Today’s stren identifies a skill that is closely related to enthusiasm.  Resilience is the energy that enables us to bounce back from the stresses that we each encounter in our lifetime.  My dictionary defines resilience as follows: “The ability to recover quickly from illness, change, or misfortune; buoyancy;” also, “the property of a material that enables it to resume its original shape after being bent, stretched or compressed; elasticity.”  Resilience is one of those essential ingredients that contribute to surviving and thriving in an imperfect environment.

     We are all born with considerable resilience.  Our genes have programmed behaviors throughout our history that enable us to adapt to our environment and continue the life cycle.  Self-preservation is among the strongest of instincts, and we readily observe this in all life, particularly animals. One of my favorite examples of resilience is the process of learning to walk.  While you may not remember your struggles to walk, you have surely watched a child falling repeatedly, then picking him or herself up and trying again.  How many falls to the left, forward, backwards, here and there, with the self pick-me-ups are required before success is attained?  Little or no instruction is needed; we already somehow know to keep trying, and with repetition, we make ourselves skilled walkers.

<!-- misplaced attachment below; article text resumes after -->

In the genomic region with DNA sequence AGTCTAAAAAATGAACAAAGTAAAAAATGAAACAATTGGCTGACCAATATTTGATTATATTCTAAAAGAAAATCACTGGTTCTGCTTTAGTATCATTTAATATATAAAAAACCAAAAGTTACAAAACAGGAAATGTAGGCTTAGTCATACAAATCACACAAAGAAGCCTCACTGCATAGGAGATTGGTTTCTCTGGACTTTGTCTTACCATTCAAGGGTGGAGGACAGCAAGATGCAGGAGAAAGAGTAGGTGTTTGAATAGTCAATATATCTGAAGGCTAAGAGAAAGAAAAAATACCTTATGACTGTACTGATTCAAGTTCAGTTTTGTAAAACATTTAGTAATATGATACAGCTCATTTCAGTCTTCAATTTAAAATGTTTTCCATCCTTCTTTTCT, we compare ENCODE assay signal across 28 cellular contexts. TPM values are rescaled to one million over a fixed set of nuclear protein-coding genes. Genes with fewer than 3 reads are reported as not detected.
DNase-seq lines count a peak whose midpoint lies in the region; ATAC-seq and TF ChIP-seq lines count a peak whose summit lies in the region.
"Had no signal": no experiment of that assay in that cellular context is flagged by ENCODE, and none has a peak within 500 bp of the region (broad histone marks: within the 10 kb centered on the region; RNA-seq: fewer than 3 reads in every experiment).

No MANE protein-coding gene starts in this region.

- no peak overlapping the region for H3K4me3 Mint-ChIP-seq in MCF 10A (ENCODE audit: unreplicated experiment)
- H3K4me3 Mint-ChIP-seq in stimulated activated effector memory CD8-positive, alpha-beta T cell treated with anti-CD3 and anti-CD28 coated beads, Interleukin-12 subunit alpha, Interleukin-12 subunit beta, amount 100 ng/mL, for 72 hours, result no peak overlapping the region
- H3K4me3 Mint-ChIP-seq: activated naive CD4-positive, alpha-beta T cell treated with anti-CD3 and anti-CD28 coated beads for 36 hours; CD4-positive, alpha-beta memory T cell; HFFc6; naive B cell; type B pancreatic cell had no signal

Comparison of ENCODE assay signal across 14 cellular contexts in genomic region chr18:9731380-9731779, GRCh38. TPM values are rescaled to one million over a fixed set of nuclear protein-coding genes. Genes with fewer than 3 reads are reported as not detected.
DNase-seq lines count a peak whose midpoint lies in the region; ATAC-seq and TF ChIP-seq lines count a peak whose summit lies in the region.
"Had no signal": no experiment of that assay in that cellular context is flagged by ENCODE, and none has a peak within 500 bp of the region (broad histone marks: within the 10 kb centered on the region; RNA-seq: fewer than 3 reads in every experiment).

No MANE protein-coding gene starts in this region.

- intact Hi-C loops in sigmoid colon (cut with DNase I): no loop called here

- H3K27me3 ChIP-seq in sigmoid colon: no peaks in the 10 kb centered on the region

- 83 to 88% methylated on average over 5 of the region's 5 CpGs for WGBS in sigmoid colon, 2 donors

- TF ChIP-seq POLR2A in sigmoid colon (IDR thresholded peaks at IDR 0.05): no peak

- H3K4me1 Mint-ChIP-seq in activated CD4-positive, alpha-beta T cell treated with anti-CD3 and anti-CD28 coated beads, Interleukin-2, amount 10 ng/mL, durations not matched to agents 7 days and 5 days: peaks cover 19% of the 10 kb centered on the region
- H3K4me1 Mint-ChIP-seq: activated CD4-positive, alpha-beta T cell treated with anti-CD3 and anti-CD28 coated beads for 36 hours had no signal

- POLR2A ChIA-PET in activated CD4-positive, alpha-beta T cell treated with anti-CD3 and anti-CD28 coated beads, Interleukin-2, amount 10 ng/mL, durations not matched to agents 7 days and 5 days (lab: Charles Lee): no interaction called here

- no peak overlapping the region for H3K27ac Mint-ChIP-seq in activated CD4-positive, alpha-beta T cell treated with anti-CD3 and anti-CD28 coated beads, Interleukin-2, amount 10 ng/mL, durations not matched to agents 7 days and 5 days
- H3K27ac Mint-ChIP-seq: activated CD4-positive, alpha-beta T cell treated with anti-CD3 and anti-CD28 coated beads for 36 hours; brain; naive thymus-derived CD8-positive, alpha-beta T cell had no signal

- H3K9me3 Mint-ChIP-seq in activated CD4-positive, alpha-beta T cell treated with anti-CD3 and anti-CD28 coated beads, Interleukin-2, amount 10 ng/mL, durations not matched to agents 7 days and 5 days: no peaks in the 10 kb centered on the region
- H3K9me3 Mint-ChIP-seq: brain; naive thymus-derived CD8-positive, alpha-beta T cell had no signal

The problem is that our upbringing tends to nurture resilience to death.  Instead of recognizing that mistakes and poor judgment are necessary tools for learning, we often teach the blaming-in mental action pattern - guilt and self-putdowns - that bring on a helpless/hopeless response (H/H).  The H/H mental action is among the most devastating because it shuts down our energy factory.  We come to assume (usually falsely) that our efforts will only be wasted, and so we stop trying and passively accept whatever fate and circumstance demand of us.  The value of this stren is to recognize that just as we learn helplessness, we can also unlearn it.  We can teach ourselves to turn our energy back on and rekindle the resilience whose embers were not extinguished, but remain still simmering.                

     During my training in psychiatry at John’s Hopkins, one of my professors was Curt Richter, who was distinguished for his studies on learned helplessness.  Rodents put in a tub of water normally move about until they find safety.  Experimental rodents whose motility was restrained when put to the survival test exhibited “give up” behavior and drowned.  Consider the baby elephant who is restrained by a rope tied to a wooden stake driven in the ground. When the elephant grows in strength and size, it would be a simple task to pull himself free of the tether, but he does not.  The resilience nature provides is extinguished by nurture. 

     In Man’s Search for Meaning, Victor Frankl concluded from his experience as a concentration camp prisoner during World War II that the important ingredient in those few who survived was “meaning.”  They recognized they were free to find meaning and value in living, and had a responsibility to do so.  Those who saw only hopelessness lacked the resilience to survive.  My sister-in-law has been working on a project to interview the survivors and families of survivors of the holocaust.  I am told that resilience is among the most important qualities observed in their histories.